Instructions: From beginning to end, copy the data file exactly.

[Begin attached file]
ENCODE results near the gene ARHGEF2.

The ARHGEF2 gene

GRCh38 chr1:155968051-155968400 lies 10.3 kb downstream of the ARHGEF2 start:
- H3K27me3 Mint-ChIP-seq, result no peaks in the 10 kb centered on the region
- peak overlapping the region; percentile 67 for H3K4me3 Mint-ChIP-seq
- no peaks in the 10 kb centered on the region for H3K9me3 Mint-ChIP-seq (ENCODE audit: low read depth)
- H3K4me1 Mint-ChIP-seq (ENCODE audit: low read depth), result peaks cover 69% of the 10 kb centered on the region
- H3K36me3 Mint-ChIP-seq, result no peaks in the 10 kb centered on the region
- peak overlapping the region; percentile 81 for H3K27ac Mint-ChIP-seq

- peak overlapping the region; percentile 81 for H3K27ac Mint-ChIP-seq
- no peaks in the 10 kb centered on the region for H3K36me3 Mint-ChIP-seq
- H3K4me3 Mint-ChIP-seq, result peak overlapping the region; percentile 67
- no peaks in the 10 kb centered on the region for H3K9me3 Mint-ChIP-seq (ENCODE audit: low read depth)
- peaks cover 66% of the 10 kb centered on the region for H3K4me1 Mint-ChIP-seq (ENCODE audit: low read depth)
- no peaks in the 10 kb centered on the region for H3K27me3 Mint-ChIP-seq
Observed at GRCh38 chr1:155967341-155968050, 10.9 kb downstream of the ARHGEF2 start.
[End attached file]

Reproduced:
ENCODE results near the gene ARHGEF2.

The ARHGEF2 gene

GRCh38 chr1:155968051-155968400 lies 10.3 kb downstream of the ARHGEF2 start:
- H3K27me3 Mint-ChIP-seq, result no peaks in the 10 kb centered on the region
- peak overlapping the region; percentile 67 for H3K4me3 Mint-ChIP-seq
- no peaks in the 10 kb centered on the region for H3K9me3 Mint-ChIP-seq (ENCODE audit: low read depth)
- H3K4me1 Mint-ChIP-seq (ENCODE audit: low read depth), result peaks cover 69% of the 10 kb centered on the region
- H3K36me3 Mint-ChIP-seq, result no peaks in the 10 kb centered on the region
- peak overlapping the region; percentile 81 for H3K27ac Mint-ChIP-seq

- peak overlapping the region; percentile 81 for H3K27ac Mint-ChIP-seq
- no peaks in the 10 kb centered on the region for H3K36me3 Mint-ChIP-seq
- H3K4me3 Mint-ChIP-seq, result peak overlapping the region; percentile 67
- no peaks in the 10 kb centered on the region for H3K9me3 Mint-ChIP-seq (ENCODE audit: low read depth)
- peaks cover 66% of the 10 kb centered on the region for H3K4me1 Mint-ChIP-seq (ENCODE audit: low read depth)
- no peaks in the 10 kb centered on the region for H3K27me3 Mint-ChIP-seq
Observed at GRCh38 chr1:155967341-155968050, 10.9 kb downstream of the ARHGEF2 start.